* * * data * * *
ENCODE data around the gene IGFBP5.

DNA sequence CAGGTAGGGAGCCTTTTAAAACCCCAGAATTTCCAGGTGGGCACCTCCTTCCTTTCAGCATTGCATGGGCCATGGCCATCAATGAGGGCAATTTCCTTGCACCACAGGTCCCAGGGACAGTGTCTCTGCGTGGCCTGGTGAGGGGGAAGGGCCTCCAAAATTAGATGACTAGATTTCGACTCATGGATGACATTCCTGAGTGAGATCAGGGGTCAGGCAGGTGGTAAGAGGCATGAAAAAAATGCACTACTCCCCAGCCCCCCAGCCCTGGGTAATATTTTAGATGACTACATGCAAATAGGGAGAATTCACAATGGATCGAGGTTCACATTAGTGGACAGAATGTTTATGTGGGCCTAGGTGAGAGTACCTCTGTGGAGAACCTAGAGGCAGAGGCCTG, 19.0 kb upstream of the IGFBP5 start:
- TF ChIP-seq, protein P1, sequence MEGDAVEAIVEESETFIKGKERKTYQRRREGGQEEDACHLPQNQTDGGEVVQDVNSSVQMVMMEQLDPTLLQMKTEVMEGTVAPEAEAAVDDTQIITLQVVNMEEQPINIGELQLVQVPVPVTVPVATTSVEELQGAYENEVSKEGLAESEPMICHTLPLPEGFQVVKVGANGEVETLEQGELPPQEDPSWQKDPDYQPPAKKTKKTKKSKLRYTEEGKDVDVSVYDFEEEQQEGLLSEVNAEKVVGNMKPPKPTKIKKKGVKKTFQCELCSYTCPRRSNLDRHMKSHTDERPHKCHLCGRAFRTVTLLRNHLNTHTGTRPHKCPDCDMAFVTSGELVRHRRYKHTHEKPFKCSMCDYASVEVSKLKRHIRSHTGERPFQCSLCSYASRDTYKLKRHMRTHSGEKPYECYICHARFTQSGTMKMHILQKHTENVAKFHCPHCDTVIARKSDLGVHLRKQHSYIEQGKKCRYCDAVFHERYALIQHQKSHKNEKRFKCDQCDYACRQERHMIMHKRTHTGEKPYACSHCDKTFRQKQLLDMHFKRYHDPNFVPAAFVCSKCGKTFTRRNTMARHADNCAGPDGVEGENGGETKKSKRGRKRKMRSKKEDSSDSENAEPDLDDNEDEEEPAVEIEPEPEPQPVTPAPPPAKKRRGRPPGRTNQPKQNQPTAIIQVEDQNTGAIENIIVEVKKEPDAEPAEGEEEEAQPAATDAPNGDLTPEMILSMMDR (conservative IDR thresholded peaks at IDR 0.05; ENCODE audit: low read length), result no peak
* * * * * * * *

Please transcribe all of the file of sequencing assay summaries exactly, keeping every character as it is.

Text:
ENCODE data around the gene IGFBP5.

DNA sequence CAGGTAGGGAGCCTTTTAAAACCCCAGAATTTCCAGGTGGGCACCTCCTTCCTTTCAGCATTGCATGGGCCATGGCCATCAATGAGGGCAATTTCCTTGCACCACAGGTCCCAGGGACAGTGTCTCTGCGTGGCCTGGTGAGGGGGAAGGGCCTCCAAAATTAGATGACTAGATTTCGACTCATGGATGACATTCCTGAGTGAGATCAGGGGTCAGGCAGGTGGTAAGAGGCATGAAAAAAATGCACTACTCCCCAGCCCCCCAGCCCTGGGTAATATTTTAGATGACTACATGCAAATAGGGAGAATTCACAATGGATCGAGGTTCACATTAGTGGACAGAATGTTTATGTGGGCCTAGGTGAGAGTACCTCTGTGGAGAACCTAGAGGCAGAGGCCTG, 19.0 kb upstream of the IGFBP5 start:
- TF ChIP-seq, protein P1, sequence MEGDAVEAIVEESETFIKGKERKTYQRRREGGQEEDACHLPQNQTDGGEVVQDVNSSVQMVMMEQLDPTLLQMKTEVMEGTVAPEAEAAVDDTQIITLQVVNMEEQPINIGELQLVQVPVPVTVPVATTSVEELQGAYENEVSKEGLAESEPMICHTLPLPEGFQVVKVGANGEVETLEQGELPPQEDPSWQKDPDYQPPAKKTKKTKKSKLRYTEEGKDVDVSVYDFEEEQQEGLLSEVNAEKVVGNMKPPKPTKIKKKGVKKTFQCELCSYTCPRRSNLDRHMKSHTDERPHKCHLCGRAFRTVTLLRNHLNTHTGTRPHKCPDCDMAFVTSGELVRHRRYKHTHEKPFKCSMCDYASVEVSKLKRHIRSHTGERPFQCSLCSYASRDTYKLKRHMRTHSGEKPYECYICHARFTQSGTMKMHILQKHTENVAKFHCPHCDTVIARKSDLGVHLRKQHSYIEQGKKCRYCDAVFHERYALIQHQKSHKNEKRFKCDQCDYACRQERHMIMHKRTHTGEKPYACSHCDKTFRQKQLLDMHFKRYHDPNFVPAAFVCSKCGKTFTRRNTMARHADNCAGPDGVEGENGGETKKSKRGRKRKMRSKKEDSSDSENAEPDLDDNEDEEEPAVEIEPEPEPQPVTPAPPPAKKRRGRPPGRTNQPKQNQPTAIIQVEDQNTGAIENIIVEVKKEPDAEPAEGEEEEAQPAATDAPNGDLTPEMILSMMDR (conservative IDR thresholded peaks at IDR 0.05; ENCODE audit: low read length), result no peak